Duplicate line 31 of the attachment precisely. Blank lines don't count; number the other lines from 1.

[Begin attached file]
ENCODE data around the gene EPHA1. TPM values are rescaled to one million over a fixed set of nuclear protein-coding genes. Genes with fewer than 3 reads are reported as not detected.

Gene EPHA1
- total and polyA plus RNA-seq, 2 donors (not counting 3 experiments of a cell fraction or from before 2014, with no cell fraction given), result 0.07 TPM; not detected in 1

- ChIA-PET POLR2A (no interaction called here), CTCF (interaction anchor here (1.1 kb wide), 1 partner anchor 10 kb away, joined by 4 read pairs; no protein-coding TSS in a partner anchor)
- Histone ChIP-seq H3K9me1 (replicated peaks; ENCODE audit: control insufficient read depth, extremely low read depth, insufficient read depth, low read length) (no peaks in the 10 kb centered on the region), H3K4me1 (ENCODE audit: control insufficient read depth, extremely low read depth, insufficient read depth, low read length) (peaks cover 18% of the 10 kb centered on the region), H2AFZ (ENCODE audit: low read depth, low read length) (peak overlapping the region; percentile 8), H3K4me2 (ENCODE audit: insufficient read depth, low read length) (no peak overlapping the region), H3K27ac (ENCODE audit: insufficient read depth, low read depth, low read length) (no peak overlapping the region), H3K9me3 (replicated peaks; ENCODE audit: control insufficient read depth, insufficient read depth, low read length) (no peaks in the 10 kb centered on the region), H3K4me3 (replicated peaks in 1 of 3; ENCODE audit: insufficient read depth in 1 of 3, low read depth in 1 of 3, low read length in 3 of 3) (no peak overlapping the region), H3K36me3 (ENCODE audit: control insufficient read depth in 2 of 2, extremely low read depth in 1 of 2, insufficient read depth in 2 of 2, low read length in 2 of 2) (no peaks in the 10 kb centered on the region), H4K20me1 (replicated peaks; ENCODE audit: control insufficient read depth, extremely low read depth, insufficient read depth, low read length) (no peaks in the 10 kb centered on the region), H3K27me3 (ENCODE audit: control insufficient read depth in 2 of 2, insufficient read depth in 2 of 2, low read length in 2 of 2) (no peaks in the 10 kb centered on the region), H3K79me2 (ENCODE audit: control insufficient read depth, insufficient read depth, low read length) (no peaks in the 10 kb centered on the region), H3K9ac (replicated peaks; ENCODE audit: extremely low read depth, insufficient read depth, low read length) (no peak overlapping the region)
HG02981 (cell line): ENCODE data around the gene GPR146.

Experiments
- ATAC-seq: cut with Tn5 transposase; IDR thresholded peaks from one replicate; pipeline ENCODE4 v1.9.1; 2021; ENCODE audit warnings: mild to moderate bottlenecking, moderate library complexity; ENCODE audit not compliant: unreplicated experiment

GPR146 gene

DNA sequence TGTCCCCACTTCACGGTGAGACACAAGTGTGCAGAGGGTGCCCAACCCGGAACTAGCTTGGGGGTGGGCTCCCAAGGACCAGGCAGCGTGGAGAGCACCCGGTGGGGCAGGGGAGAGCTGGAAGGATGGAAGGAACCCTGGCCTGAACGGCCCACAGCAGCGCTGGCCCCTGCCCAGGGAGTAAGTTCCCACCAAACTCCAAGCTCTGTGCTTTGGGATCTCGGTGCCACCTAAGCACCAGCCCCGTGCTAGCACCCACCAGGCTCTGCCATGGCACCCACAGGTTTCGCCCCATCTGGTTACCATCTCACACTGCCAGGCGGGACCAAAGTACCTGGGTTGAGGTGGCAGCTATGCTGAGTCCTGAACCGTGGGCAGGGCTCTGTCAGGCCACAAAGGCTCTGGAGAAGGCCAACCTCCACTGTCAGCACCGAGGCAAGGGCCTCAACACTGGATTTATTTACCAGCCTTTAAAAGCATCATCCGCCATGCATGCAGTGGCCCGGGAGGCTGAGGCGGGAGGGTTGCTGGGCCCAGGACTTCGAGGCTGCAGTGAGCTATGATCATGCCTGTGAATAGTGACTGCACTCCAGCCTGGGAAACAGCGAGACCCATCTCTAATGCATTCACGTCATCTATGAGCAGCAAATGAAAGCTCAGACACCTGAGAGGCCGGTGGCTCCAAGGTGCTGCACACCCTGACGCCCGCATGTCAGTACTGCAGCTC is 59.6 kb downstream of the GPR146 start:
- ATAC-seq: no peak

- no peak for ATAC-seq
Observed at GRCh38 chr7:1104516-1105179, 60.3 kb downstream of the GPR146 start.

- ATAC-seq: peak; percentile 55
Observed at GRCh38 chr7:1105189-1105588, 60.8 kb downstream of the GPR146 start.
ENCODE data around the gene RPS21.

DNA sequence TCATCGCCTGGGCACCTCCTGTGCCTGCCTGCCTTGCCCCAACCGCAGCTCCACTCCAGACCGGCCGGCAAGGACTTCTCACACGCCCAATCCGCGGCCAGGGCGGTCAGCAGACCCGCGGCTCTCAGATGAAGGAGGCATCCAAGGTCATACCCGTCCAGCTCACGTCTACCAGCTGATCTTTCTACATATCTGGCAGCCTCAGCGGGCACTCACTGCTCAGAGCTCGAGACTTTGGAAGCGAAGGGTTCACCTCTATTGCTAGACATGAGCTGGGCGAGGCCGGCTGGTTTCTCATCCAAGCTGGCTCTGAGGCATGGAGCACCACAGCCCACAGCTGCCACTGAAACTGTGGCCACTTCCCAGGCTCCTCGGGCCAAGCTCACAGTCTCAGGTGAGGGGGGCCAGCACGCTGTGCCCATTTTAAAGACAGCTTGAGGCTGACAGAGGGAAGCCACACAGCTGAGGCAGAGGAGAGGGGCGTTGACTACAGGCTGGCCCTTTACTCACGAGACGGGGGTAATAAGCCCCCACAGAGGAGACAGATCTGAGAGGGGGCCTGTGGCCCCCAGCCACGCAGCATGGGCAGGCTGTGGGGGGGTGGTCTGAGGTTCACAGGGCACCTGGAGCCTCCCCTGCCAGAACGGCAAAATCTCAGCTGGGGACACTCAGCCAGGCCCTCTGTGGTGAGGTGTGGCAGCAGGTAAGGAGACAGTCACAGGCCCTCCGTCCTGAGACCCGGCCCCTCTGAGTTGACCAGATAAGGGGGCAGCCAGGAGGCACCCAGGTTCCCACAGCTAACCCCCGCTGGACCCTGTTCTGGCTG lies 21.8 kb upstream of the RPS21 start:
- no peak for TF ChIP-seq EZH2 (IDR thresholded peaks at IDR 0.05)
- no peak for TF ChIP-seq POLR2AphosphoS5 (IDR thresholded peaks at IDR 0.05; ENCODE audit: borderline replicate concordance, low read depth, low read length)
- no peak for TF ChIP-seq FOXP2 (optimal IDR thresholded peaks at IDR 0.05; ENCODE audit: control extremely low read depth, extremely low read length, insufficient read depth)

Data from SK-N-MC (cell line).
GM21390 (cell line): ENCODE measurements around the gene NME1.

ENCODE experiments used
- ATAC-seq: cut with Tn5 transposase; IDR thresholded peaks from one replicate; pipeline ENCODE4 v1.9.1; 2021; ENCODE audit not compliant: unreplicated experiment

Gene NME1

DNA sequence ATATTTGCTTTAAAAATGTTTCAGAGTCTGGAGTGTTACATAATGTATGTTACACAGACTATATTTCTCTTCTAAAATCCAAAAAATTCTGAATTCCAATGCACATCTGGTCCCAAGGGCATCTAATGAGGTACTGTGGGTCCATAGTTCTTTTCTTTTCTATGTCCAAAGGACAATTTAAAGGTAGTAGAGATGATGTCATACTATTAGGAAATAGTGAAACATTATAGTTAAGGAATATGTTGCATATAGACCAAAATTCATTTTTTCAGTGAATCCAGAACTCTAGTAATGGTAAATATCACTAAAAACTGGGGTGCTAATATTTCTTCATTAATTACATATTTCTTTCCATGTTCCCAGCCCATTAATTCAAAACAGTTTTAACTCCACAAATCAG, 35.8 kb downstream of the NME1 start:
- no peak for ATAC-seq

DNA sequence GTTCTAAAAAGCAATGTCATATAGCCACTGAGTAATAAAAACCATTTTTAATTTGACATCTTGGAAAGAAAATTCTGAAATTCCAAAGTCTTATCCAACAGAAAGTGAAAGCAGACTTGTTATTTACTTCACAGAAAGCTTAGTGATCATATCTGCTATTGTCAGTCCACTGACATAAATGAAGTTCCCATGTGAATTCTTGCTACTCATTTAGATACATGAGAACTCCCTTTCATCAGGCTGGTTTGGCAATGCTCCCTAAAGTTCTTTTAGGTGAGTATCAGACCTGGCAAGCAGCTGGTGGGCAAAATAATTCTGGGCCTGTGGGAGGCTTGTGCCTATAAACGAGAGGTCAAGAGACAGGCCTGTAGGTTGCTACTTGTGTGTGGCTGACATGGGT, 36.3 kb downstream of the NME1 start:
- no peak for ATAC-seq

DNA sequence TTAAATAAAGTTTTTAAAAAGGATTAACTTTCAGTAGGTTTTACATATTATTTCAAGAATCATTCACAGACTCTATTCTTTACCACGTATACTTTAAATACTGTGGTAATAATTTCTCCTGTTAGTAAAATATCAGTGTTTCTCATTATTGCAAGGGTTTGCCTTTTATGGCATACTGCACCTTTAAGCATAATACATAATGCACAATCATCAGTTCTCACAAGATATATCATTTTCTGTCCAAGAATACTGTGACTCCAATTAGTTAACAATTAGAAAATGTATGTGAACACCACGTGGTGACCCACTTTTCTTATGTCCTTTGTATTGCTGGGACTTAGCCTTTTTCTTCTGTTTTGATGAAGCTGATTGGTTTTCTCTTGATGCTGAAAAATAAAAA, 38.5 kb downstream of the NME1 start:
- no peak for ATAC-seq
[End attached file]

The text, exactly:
- no peak for ATAC-seq